Analysts also say the viral and Web work for the VW brand is outstanding, particularly the retooled (a friendly, detailed site with a good deal of humor) and campaign-specific microsites such as the Compare-it-Tron module (for all the brands) that takes cars apart to demonstrate VW value.

Spots released this summer will depart from price positioning, a directive Turner contends had come directly from board members in Wolfsburg. The first spot, released at the end of May, shows a tow driver so wowed by an interior that he moves the VW to a legal space and introduces the tagline, “When you get into a Volkswagen, it gets into you.”

Still, Turner thinks the advertising exceeds the vehicles. “They have been doing a creative job, making a lot of noise in marketing and promoting a brand that has become incapable of promoting itself with its product,” he says.


Crispin’s work launched in February 2006, and after nearly a full year the brand was up 5 percent over a poor-performing 2005, when sales were down 13 percent. The latest figures from Car Concepts show the brand down 4 percent from January 2007 through May 2007 to 92,000 units.

The agency gets credit for VW’s only unqualified recent success, the Rabbit: Its sales are up 72 percent May 2006 vs. May 2005. In contrast, Beetle is down 20 percent during the same period, Passat, down 30 percent, and Jetta, VW’s volume car at 40,000 units so far, down 10 percent, according to Car Concepts.

According to J.D. Power’s annual “Avoider” study (which asks car buyers why they rejected other brands in the same class), some ads worked against VW’s perception problems. Using Stormare, who had a heavy German accent, as the engineer ready to “un-pimp” rides, the spots renewed the Germanness of the brand. The perception is that “European [cars] equals high maintenance,” says Witten.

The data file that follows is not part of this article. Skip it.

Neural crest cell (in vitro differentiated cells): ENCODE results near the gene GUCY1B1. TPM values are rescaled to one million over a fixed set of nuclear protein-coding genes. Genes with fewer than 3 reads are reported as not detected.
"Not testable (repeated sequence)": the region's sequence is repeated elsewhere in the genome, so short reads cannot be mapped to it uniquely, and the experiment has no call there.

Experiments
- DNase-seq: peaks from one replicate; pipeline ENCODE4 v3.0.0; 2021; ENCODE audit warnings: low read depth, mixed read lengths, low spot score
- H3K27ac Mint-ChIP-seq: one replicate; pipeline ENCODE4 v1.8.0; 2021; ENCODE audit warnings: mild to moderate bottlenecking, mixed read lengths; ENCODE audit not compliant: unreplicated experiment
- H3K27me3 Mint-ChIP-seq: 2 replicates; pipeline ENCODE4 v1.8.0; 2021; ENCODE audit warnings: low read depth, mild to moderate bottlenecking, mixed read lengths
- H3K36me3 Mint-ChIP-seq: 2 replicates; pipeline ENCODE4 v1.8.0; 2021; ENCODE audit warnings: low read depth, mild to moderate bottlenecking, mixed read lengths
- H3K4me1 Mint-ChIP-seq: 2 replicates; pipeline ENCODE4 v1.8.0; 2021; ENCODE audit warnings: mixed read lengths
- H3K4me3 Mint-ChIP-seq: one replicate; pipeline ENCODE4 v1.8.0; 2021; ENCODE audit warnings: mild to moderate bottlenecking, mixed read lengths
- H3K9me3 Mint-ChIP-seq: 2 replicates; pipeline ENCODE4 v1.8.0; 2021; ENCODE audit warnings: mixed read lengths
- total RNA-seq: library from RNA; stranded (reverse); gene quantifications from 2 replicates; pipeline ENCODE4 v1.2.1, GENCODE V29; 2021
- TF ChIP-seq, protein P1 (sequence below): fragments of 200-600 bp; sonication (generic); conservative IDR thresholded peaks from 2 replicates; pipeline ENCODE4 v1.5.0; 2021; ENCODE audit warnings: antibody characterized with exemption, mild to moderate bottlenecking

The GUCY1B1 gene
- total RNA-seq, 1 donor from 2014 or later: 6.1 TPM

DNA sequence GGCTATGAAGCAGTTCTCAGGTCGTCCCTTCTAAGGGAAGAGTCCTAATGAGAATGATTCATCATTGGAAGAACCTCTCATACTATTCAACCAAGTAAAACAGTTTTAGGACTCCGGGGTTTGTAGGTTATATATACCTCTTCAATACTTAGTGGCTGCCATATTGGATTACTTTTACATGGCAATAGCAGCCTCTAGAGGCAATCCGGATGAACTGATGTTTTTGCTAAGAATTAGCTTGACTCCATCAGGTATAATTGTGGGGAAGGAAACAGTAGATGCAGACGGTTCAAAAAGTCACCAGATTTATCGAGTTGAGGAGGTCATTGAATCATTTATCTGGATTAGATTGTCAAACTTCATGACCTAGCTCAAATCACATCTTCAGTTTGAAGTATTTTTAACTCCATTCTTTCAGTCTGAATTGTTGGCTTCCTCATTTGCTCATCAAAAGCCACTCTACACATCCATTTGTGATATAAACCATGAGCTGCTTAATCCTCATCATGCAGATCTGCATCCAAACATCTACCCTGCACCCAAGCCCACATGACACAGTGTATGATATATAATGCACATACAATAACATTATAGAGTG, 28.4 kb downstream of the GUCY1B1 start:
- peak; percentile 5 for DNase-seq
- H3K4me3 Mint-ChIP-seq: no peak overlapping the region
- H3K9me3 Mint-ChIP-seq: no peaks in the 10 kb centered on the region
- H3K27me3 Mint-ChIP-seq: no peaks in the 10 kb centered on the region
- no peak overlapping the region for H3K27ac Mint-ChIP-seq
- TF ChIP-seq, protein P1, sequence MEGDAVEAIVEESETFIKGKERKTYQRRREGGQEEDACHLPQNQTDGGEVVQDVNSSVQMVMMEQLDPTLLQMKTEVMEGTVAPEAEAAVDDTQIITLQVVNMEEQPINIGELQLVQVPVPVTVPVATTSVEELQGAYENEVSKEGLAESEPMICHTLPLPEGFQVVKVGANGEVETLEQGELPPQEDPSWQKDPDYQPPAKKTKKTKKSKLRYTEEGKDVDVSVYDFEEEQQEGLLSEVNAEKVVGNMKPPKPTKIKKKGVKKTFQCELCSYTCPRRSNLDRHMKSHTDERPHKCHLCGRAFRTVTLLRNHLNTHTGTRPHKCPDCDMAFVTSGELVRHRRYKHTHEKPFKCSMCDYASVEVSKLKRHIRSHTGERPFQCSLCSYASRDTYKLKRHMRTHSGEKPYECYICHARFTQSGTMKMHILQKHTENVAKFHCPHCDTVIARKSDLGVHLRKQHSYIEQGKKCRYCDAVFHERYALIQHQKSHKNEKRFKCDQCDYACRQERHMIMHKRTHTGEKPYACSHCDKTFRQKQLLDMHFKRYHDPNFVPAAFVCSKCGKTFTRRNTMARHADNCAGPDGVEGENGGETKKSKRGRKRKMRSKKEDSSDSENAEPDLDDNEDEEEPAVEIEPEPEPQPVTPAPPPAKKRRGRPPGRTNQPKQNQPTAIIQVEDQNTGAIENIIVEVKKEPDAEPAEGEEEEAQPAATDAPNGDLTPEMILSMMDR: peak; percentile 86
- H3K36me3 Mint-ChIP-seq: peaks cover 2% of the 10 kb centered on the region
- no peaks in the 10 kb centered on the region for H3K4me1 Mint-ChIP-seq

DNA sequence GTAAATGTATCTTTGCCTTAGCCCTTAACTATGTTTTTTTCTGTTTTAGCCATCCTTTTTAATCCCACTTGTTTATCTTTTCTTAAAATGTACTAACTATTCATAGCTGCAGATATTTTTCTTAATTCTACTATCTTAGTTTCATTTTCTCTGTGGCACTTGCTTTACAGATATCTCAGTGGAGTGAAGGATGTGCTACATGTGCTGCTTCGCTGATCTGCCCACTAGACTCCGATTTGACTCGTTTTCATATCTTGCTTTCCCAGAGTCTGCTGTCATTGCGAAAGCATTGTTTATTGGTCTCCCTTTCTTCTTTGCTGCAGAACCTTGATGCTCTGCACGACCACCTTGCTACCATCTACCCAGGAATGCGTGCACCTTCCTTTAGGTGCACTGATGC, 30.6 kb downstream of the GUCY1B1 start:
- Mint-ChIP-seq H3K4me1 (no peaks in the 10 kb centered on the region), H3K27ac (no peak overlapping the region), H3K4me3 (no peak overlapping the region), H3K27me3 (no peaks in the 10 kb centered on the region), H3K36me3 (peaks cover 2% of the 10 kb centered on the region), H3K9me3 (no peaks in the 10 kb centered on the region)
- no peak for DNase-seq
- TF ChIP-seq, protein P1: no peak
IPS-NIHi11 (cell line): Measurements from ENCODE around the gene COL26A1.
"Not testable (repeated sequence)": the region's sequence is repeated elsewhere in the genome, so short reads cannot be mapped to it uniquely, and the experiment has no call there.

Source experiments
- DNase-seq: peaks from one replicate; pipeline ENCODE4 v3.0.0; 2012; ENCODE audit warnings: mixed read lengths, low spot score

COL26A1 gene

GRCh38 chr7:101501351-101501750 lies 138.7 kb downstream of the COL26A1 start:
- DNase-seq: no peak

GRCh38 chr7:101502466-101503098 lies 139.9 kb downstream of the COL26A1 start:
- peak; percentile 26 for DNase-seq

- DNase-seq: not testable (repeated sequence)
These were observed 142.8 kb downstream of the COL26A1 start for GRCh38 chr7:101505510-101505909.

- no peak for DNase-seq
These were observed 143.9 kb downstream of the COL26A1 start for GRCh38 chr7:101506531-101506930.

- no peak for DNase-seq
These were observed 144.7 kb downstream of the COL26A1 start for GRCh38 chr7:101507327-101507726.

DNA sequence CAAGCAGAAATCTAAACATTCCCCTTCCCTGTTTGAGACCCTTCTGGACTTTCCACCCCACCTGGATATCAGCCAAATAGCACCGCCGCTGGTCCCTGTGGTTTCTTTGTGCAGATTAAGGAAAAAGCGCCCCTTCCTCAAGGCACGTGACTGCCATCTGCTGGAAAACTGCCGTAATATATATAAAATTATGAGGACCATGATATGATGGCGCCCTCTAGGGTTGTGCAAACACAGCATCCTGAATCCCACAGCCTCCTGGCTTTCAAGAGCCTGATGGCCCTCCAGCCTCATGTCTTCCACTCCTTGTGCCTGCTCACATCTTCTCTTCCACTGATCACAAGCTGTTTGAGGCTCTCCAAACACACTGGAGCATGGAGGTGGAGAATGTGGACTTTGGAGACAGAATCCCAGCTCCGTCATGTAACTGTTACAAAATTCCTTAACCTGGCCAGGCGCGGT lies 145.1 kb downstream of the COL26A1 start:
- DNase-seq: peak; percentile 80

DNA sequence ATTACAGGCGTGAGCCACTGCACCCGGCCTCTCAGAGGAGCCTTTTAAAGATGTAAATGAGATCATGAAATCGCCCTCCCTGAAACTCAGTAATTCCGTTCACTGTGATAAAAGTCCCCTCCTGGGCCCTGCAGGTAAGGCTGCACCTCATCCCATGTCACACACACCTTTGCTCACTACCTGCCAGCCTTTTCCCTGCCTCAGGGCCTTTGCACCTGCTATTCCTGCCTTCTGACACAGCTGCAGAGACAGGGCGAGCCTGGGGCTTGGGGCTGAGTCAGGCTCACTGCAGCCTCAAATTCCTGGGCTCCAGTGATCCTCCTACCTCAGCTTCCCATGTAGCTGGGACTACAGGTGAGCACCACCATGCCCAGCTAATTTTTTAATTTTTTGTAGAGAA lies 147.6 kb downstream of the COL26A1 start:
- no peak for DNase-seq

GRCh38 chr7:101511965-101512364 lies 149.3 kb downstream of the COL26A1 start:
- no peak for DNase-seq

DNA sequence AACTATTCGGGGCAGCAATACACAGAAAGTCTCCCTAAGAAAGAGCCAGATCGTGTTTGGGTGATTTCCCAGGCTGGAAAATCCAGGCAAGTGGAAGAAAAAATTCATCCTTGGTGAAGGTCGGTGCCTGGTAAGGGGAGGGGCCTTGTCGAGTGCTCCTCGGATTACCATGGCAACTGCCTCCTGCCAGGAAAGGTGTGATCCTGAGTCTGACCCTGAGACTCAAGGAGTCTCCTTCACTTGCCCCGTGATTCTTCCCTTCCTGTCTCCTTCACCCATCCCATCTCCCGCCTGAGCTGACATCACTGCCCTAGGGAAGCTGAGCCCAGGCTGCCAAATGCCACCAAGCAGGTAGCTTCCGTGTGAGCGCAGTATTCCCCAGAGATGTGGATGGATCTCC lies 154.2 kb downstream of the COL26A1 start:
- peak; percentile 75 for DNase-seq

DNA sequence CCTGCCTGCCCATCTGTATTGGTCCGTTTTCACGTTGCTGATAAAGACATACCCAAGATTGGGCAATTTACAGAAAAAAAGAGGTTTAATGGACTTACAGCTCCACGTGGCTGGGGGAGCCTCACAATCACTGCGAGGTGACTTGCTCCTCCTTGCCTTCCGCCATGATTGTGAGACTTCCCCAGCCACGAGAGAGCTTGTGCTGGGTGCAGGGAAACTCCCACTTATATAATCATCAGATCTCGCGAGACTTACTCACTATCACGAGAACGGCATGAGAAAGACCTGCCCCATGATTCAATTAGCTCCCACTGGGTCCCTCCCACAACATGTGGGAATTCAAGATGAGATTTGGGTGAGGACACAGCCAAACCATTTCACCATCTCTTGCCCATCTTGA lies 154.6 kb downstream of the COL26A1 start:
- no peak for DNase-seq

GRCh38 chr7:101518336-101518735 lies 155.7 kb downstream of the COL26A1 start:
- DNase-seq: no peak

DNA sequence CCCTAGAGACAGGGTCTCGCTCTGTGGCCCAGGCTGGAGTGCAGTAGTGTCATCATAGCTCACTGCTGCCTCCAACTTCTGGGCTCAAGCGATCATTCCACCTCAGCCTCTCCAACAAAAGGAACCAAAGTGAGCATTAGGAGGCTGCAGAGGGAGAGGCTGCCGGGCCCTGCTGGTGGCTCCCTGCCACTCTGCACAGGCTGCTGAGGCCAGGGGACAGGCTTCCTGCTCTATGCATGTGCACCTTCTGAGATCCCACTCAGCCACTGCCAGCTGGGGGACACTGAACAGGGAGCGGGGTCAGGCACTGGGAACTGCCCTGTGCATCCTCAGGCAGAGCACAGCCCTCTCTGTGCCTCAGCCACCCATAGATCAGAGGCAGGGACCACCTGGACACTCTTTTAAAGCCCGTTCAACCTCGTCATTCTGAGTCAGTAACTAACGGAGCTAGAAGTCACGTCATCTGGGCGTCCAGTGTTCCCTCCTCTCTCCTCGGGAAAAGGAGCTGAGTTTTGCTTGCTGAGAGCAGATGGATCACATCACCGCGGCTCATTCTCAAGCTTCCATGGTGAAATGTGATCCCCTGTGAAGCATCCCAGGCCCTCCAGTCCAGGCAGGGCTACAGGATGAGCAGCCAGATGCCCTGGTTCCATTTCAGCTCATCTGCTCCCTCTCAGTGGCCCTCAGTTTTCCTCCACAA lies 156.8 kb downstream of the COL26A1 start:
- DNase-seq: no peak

Three months after the ads began airing, “avoiders,” who consider VWs too expensive, rose from 22 percent (above the category average of 15 percent) to 32 percent (above a 20 percent average), according to Witten. Those who consider VWs too expensive to maintain rose from 13 percent (5 percent average) to 16 percent (8 percent average).

“We’re clearly getting the feedback that VW is nice, but too expensive,” says Lincoln Merrihew, senior vp at TNS Automotive in Boston. “There’s no way a dealer can fight that; consumers don’t even put you on the list.”

May 2007, according to the company, was the best month for the automaker since September 2006, based largely on the top sales month ever (1,500 units) for the EOS retractable hardtop, and the Rabbit. “I don’t want to call it now or never,” said Merrihew. “But it’s go time for VW. They’ve gone up market, down market, changed agencies, but now is the time they have to solidify who they are.”